Saudi Arabia, Kuwait Signal Crude Output Cut Extension
Saudi Arabia, Kuwait Signal Crude Output Cut Extension

Saudi Arabia, Kuwait Signal Crude Output Cut Extension

Saudi Arabia, Kuwait Signal Crude Output Cut Extension

Persian Gulf oil exporters Saudi Arabia and Kuwait gave a clear signal on Thursday that OPEC plans to extend into the second half of the year a deal with non-member producers to curb supplies of crude.
Consensus is growing among oil producers that a supply restraint pact that started in January should be prolonged after its initial six-month term, Saudi Energy Minister Khalid al-Falih said, Reuters reported.
"There is consensus building but it's not done yet," Falih told reporters at a conference in the United Arab Emirates.
Kuwait's Oil Minister Essam al-Marzouq said he expected the agreement to be extended. "Russia is on board preliminarily ... Compliance from Russia is very good," Marzouq said.
OPEC Secretary-General Mohammed Barkindo, noting that Marzouq chairs a committee that measures compliance with the cuts, said, "It is significant that the Kuwaiti minister has come out in public and said this."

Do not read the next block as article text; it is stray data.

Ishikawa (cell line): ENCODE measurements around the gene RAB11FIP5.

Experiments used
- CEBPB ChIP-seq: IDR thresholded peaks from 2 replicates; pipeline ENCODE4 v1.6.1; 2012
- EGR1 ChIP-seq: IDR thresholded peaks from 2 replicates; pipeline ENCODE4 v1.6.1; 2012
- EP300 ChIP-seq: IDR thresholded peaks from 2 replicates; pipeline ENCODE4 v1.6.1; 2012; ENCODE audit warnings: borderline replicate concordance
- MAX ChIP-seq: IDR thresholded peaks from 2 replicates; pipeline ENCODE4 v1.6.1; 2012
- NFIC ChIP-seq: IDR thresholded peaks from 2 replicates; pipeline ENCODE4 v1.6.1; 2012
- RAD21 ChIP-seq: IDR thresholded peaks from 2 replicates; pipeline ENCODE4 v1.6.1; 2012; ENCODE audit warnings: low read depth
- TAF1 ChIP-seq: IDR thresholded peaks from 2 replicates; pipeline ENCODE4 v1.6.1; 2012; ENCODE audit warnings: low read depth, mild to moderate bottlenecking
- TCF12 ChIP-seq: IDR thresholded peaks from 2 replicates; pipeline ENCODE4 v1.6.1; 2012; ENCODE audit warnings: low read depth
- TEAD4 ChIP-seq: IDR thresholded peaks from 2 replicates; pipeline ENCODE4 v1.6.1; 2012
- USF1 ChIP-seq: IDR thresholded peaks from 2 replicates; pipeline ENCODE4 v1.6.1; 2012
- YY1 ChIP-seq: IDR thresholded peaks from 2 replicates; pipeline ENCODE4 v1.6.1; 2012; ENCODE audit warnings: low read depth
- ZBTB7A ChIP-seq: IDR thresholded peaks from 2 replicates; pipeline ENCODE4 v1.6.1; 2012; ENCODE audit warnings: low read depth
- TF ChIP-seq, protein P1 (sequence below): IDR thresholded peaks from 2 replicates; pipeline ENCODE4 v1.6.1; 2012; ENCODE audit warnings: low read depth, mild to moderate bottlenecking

OPEC is keen that non-member producers play their promised part in supporting the group's efforts to lift prices, which have recovered to $53 a barrel from lows last year below $30.
The Organization of Petroleum Exporting Countries and non-OPEC meet on May 25 to discuss extending the curbs that total 1.8 million barrels daily, two-thirds of that from OPEC.
OPEC sources said an internal assessment was that if they failed to extend the agreement, oil could slide back to $30-$40 a barrel. Falih said his main concern was to reduce global oil inventories, calling that "the main indicator for the success of the initiative".
The International Energy Agency said last week that inventories in industrialized countries were still 10% above the five-year average, a key gauge for OPEC. Marzouq said there was a "noticeable increase in compliance from non-OPEC". Joint compliance among OPEC and non-OPEC in March was above 90%, he said. He added that an African nation, which he did not identify, had expressed interest in joining the 24-country effort.
Iran does not look likely to become an obstacle. The current deal granted Tehran permission to lift output, hit by international sanctions that ended just over a year ago.
"Iran is not an issue. We know they can't raise their production much more," an OPEC source said.


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